GT: China and Belgium have been cooperating in science and technology for almost 40 years and China has pledged to further open its market. How do you see the future of the cooperation?

Fransaer: I think the future will be very good. We see that there is a good relationship between the top leaders of the two countries. And the legal framework also allows good cooperation. I think both factors will contribute to enhancing the cooperation between Belgium and China. As China opens up its market even wider, there will be more opportunities for Belgian companies.

GT: This year marks the 40th anniversary of China's reform and opening-up. VITO has been cooperating with China since 2004 and you have come to China over 40 times since the 1990s. How do you think the reform and opening-up has influenced China and the world?

Fransaer: Enormously. The first time I came to China was in 1994. At that time, there was already a lot of economic activity in China, but the country was not yet a world player. But now it is the second-largest economy in the world. So the Chinese economy is influencing the entire world right now. In the last 40 years, the impact China has had on the world has been enormous and the impact of the decision to open up has changed China tremendously in all aspects of life.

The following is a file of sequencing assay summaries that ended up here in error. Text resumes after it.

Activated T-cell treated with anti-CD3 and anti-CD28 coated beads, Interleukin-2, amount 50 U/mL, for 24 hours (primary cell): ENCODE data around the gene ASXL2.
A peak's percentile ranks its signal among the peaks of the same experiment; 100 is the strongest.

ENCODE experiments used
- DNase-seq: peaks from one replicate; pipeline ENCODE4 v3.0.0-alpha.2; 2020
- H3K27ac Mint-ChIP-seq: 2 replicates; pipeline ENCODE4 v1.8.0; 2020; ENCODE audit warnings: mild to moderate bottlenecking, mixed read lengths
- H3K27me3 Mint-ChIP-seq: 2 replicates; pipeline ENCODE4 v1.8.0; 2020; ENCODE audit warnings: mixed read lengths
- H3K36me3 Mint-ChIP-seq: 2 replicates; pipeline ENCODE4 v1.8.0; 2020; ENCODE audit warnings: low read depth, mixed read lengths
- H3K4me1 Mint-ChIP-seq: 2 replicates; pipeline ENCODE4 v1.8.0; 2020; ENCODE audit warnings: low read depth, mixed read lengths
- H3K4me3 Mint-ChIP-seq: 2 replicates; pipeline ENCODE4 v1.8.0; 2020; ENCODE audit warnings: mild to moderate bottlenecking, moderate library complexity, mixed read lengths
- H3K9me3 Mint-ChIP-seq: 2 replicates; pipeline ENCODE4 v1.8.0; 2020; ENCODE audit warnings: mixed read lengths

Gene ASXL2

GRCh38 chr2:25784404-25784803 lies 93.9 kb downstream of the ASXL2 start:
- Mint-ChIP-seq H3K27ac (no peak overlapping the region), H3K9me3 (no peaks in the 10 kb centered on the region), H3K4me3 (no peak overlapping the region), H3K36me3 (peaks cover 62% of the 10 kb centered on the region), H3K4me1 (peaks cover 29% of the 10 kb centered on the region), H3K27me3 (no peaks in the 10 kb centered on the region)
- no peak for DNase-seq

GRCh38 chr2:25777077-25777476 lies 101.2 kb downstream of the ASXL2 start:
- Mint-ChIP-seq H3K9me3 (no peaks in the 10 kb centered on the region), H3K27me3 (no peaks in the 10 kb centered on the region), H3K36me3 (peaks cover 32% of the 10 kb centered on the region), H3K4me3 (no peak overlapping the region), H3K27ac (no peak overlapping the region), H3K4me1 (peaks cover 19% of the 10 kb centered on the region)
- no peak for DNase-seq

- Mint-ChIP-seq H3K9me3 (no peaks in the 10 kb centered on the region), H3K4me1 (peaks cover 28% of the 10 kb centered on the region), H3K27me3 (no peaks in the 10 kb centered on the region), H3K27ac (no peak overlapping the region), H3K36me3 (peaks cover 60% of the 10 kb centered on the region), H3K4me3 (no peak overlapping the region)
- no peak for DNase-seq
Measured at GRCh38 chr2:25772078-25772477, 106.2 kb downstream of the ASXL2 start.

In the 1990s, when I was first invited to visit Dongying, a city in East China's Shandong Province, it took me about nine hours to get there from Beijing by car. Nowadays, it takes less than half that by high-speed railway.

Back then getting a contract was not enough - you also needed to have a license. And if you didn't get the license, by the end of the year you had to reapply for everything. Some of the procedures can still be speeded up.

China can also open up more to allow further investment. But if you compare it with before, there has been a very large improvement.